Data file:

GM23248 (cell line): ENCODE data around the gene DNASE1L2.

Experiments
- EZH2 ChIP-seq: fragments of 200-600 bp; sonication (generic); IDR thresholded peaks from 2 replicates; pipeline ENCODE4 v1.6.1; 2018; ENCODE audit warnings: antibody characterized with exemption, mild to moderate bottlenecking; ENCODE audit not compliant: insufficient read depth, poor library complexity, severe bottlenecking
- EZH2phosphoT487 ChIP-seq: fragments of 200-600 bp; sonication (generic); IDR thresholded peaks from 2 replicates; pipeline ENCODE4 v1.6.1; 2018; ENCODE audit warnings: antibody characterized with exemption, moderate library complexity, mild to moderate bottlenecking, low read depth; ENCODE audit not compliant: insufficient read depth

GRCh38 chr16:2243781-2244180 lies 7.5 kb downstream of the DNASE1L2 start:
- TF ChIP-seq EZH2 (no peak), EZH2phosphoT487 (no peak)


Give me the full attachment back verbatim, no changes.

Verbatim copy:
GM23248 (cell line): ENCODE data around the gene DNASE1L2.

Experiments
- EZH2 ChIP-seq: fragments of 200-600 bp; sonication (generic); IDR thresholded peaks from 2 replicates; pipeline ENCODE4 v1.6.1; 2018; ENCODE audit warnings: antibody characterized with exemption, mild to moderate bottlenecking; ENCODE audit not compliant: insufficient read depth, poor library complexity, severe bottlenecking
- EZH2phosphoT487 ChIP-seq: fragments of 200-600 bp; sonication (generic); IDR thresholded peaks from 2 replicates; pipeline ENCODE4 v1.6.1; 2018; ENCODE audit warnings: antibody characterized with exemption, moderate library complexity, mild to moderate bottlenecking, low read depth; ENCODE audit not compliant: insufficient read depth

GRCh38 chr16:2243781-2244180 lies 7.5 kb downstream of the DNASE1L2 start:
- TF ChIP-seq EZH2 (no peak), EZH2phosphoT487 (no peak)